Assessing Preschool Children's Social Pretend Play Competence : An Empirical Comparison of Three Different Assessment Methods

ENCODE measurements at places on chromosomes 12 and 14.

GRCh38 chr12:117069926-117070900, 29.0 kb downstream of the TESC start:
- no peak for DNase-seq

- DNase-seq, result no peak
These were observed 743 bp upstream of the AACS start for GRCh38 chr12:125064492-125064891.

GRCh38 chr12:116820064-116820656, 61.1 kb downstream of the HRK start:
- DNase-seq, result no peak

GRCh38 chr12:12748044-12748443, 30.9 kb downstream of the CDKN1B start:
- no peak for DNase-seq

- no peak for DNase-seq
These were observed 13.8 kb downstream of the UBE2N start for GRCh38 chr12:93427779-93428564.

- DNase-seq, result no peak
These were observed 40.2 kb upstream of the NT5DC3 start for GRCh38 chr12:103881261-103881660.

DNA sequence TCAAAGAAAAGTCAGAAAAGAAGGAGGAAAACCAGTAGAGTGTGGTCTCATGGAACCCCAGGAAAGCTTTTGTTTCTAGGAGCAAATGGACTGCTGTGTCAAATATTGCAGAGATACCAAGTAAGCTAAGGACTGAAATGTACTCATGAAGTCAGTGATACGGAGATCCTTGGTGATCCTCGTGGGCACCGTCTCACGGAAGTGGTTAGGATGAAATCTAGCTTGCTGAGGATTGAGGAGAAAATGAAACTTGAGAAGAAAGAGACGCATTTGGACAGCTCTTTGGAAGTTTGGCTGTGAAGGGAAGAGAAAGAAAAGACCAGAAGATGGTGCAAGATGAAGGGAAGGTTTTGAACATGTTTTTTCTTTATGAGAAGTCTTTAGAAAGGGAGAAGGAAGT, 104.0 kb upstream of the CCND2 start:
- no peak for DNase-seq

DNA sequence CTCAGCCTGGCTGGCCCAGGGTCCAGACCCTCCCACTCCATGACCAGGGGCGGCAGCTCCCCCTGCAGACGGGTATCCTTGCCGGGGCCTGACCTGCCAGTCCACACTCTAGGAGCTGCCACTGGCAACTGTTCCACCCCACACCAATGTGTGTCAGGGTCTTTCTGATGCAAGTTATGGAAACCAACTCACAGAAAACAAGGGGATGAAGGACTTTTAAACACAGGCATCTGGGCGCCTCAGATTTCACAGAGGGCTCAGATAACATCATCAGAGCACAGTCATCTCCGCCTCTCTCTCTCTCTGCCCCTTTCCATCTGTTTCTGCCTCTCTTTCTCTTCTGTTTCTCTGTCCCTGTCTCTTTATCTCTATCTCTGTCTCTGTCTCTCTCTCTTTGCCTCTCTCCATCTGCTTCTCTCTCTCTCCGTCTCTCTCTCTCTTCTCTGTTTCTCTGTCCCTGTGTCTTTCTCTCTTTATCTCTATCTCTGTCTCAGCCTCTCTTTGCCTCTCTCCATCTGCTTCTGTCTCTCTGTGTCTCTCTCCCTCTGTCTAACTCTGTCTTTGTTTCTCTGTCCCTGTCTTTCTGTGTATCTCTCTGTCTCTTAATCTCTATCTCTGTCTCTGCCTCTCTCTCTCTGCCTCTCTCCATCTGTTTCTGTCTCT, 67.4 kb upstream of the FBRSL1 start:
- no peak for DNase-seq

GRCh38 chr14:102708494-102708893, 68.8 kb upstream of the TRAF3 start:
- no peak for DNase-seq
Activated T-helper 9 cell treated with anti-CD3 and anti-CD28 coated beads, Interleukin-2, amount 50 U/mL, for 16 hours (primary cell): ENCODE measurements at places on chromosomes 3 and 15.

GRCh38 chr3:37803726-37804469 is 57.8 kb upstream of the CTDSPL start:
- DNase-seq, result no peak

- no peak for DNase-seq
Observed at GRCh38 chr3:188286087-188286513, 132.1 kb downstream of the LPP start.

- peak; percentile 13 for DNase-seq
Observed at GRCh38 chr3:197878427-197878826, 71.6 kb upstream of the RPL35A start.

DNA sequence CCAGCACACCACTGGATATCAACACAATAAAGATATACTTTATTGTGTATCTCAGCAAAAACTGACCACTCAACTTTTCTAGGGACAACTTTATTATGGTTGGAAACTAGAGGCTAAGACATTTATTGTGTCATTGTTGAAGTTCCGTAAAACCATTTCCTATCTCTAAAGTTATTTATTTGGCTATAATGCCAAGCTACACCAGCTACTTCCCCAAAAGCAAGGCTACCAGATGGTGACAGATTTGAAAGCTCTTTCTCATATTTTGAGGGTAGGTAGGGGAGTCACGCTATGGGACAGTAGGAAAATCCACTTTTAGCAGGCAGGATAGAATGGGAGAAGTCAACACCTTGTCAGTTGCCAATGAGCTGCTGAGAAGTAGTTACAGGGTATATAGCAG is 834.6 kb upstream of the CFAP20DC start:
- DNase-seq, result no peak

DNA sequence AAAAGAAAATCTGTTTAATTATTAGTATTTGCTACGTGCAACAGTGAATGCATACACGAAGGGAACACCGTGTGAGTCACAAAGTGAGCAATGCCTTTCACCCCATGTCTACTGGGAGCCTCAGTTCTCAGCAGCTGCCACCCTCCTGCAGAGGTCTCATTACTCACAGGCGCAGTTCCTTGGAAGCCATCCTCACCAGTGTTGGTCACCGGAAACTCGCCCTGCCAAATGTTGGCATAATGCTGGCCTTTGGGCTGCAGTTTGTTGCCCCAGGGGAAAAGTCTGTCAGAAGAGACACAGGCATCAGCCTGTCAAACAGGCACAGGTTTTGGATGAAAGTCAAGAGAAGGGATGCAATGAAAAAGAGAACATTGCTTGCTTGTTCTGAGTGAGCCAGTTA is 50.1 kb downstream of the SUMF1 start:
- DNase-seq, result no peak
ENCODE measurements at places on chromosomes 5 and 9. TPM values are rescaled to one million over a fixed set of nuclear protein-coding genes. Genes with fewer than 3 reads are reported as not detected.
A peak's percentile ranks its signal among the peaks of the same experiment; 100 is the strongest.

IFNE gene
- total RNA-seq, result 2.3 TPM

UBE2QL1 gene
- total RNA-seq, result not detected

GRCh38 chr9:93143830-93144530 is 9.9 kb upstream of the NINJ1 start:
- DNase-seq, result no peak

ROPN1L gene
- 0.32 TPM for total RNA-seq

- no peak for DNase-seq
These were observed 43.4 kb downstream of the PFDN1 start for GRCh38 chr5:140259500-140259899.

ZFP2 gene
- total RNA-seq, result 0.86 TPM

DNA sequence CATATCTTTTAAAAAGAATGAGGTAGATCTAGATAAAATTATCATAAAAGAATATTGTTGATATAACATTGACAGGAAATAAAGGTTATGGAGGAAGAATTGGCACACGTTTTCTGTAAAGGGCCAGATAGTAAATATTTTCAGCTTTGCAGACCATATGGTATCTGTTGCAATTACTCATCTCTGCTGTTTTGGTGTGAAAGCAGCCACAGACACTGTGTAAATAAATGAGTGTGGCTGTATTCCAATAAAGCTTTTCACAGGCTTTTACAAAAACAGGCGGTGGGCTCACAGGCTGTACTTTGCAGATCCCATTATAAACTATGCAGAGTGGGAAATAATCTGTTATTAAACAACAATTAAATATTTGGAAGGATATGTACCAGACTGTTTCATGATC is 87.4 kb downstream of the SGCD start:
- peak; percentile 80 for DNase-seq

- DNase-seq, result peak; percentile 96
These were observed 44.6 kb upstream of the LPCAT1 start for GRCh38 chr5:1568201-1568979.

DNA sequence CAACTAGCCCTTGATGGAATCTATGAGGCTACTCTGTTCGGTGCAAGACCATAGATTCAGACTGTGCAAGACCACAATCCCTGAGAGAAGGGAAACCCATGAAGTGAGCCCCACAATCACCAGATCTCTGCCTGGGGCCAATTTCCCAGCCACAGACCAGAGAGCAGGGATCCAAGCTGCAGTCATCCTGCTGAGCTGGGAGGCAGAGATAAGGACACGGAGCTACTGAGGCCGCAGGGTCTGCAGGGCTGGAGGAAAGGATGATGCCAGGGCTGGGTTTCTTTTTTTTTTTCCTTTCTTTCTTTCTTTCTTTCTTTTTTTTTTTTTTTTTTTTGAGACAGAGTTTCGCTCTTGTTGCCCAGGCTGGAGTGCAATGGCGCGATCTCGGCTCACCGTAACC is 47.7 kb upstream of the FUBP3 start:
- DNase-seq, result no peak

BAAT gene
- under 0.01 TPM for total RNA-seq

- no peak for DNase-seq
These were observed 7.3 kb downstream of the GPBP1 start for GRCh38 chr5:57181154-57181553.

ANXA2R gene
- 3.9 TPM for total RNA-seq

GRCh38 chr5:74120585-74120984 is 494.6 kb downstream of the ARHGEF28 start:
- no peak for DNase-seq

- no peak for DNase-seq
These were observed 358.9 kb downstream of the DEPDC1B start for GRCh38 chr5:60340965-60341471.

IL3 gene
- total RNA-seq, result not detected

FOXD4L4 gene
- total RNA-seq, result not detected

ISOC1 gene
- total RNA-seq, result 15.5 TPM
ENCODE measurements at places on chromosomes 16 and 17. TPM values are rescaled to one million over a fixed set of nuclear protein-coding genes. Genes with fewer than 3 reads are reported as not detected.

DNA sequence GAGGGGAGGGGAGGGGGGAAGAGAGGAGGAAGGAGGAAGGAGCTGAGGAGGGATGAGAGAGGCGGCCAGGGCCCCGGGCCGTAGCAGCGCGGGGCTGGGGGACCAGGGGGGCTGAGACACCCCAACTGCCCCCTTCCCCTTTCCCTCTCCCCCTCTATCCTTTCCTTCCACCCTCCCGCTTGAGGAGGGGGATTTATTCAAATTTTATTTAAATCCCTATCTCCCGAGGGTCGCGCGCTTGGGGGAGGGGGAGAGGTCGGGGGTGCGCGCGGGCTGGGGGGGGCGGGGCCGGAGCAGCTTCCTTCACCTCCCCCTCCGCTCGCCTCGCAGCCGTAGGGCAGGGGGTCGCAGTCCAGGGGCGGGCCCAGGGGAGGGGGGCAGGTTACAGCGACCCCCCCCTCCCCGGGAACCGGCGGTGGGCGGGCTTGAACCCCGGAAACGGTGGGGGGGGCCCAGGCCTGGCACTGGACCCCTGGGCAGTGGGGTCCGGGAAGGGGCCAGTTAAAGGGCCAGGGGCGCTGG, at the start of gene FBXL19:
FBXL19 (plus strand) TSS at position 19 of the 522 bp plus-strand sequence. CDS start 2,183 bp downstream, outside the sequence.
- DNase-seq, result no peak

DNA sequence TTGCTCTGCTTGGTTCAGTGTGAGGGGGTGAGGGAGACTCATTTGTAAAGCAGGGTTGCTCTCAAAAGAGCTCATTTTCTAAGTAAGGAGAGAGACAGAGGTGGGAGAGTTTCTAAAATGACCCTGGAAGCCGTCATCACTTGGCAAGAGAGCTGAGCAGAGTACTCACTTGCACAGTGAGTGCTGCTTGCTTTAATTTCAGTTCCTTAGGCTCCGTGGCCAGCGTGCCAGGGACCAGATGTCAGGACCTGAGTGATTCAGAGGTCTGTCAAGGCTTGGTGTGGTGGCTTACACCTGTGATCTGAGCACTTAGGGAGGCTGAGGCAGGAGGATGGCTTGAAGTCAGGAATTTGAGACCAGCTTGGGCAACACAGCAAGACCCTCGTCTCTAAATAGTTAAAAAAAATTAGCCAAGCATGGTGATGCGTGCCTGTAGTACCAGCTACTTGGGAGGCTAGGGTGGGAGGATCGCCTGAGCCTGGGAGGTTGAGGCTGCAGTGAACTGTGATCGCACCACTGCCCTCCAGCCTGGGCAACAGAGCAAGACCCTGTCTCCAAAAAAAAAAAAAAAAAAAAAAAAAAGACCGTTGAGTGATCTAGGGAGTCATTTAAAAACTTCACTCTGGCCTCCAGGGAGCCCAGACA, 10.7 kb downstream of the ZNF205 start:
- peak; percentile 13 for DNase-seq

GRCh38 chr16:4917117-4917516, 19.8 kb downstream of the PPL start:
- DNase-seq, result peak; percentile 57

Pretend play may be beneficial for young children’s social development. However, empirical results to date are inconsistent and limited, which is partly due to a lack of psychometrically sound measures for children’s social pretend play competence. The current study aimed to compare and validate different assessment methods for children’s social pretend play competence. In total, 64 3- to 4-year-old children participated in the study (age: M = 46.4, SD = 3.8). Assessments were conducted twice, three months apart. Social pretend play competence was assessed using a standardized role play test (Tools of the Play Scale), a social pretend play situation with a peer (Dyadic Pretend Play Assessment), and a teacher report. Children’s Theory of Mind, emotion understanding, and language comprehension were assessed. Educators reported on children’s social-emotional skills. Research Findings: All three instruments showed a good factorial validity, measurement invariance and sensitivity to intra-individual change. A second-order factor of all three methods was identified. The Tools of the Play Scale and the teacher report yielded good criterion validity. The second-order factor showed even better criterion validity: Children with higher social pretend play competence showed higher social-cognitive skills as well as social-emotional skills. Practice or Policy: Limitations and applications of the instruments are discussed.